french macaroons are notoriously tricky. getting the right texture at the end and especially that little foot (the bubbles at the bottom) takes patience and exacting precision. (that’s also my excuse for only have pictures toward the end of the process)

in any case, you beat your egg whites and then carefully fold in almond flour and sugar. these were very pale pink, so there was a drop of food coloring (if you are a real baker, you use gel food coloring, but i used the regular egg-dying kind) and lemon zest, too.

then you pipe the batter into discs using a pastry bag. the recipe didn’t detail how this was to be done, so i started the wrong way – by making coils (on the left). no no. the batter isn’t liquidy enough to smooth out. so then i started holding the bag upright and piping in one place. the batter oozed out into a disc (on the right). much better.


some of the larger ones i made collapsed, and i think those were the coils, as well. no coils!


i had heard that you can use a damp finger to tap down the little point that results from piping for a super smooth top, but i also noticed that if your finger is too wet, it ruins the top of the finished product. see the ones that are broken? told you everything has to be just right for them to come out perfectly…


so then they sit and dry for over an hour before you bake them.

once they cool, fill with whatever sounds good – frosting, chocolate ganache, jam, lemon curd. i used the latter and raspberry jam, both of which i thought went well with lemon cookies.


so would i make them again? no doubt they were delicious and make quite a presentation, but they were a challenge and i think if you’re going to give them away or serve at a party, they really should be absolutely perfect, which i’d say is hard to achieve. if i did make them again, i think i’d make all minis. i’ve never seen mini macaroons before (other than the card) so that makes them unique and special, plus they seemed a little more forgiving in terms of not collapsing.



yummy joes

In challenge on January 22, 2014 at 3:19 am

…the opposite of sloppy, in that they are meatless!

i turned to bulgur as my meat substitute. you often see it used in chili instead of ground meat, so why not?


start by bringing three cups of water to a boil with a generous pinch of salt. add one cup dried bulgur. return to a boil and cook, stirring occasionally, for 7 minutes.

if your water is boiling away too quickly, turn it down a little or add a splash more.


you want it soft, but not mushy. al dente. toothsome.

let it sit in the hot pan uncovered while you make the rest of the sauce. don’t worry if there’s a little extra water left in there, but if it looks like more than a couple tablespoons, drain it out.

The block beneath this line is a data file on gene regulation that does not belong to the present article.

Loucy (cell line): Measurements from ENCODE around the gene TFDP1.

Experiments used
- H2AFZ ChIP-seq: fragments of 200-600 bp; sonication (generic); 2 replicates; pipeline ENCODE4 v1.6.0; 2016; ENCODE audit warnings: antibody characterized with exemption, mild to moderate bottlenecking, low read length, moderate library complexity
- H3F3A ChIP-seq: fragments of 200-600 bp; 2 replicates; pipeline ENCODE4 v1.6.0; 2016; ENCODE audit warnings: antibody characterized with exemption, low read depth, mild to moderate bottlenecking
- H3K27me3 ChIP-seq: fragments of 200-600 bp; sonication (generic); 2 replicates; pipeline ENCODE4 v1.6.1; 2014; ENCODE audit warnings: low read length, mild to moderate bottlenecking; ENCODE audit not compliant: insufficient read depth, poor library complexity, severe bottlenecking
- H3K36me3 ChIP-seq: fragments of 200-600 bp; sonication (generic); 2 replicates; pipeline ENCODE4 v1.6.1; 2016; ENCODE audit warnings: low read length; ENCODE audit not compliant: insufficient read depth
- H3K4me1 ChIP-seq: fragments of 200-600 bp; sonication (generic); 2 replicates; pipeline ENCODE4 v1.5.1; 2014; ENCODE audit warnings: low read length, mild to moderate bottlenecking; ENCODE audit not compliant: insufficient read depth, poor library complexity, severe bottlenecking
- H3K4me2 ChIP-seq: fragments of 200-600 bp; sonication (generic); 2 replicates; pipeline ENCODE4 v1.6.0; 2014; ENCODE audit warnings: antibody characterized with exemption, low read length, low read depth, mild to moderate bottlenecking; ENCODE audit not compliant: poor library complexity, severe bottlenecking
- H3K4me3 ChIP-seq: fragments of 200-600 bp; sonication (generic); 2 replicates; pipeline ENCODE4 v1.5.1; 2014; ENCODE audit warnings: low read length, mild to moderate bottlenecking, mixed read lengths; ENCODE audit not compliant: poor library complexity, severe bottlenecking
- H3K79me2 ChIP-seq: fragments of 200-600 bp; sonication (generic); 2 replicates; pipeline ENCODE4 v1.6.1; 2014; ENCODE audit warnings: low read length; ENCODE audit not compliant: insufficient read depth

next, cube one medium red bell pepper and one medium onion. i made them pretty small.


heat a heavy-bottomed (preferably non-reactive since we’re working with acidic tomatoes) pan over medium-high heat with a tablespoon of olive oil.

sautee onions until they start to get brown.


for the seasonings, you can use store-bought steak seasoning if you’d like, or mix up your own:


a half-teaspoon each of salt, garlic powder, black pepper and paprika, plus a quarter teaspoon nutmeg and red pepper flakes.

also, mix your other seasonings:

a tablespoon of brown sugar, a tablespoon of red wine vinegar, a tablespoon of worchestershire sauce, a teaspoon of mustard (any kind will do) and two tablespoons of tomato paste (use ketchup if you don’t have any).

when the onions are nice and brown but not too wilted, add the red peppers and your dry spices, stirring for just a second until they bloom.

then turn down the heat to medium and stir in 23 ounces of tomato sauce and your “wet” seasonings.


let your mixture come to a simmer and bubble along for 10-15 minutes (or more), stirring often. you want the sauce to cook down and thicken a little bit.

when it’s time to add the bulgur, i recommend scooping about half a cup of sauce out of the pan first. you can always add it back in later, depending on how juicy you like your joes… i ended up using all of mine.



serve piled on a bulkie roll with veggies on the side. a delicious, healthy, balanced meal.


yummy joes ingredient list

1 cup uncooked bulgur
1 medium red bell pepper, chopped
1 medium onion, chopped
1/2 teaspoon salt
1/2 teaspoon garlic powder
1/2 teaspoon black pepper
1/2 teaspoon paprika
1/4 teaspoon nutmeg
1/4 red pepper flakes or to taste
1 tablespoon brown sugar
1 tablespoon red wine vinegar
1 tablespoon worchestershire sauce
1 teaspoon of mustard
2 tablespoons tomato paste
rolls for serving

developed upon request of mrs. lnrb

flaming baba au rhum

In challenge on January 5, 2014 at 3:51 pm

well, this was only 75% successful…

when i saw this baba au rhum recipe in the new york times the day before new year’s, it struck as something i had to try immediately. a rum and chocolate cake? why yes, please! and what is a more appropriate night for a flaming cake than new year’s?? so festive!

let’s just say everything worked except the flaming.

the cake itself was delicious. it’s a not-to-sweet yeast cake (don’t be scared!), so it has that deliciously appealing bready, yeasty taste. but it also has a layer of bittersweet chocolate inside, adding a sweet surprise. and it’s made in a bundt pan, which for me conveys a sense of retro glam.


(the key to a successful bundt turnout is to grease the pan very, very, very well)


then you make an orange-ginger-spice simple syrup and rum mixture to drench it in.


setting the cake on a rack over a sheet pan means you can collect the syrup that runs off and repour it over the cake.

after soaking the cake in the sugar mixture, the recipe directs you to pour some rum into a sauce pan and ignite it on the stove. the recipe does not point out, for those who might not know, that this snazzy little technique is only doable on a gas stove…

that, however, was not my problem. it just wouldn’t ignite! so then we poured more rum over the cake and set a match to it directly – still no flambe.

finally after adding several more hearty pours of booze to the cake and numerous matches, we decided to forego the fire and settle for whipped cream.


it was so moist (obviously! think tres leches) and subtly sweet and boozy. really, a great holiday dessert that i will definitely make again.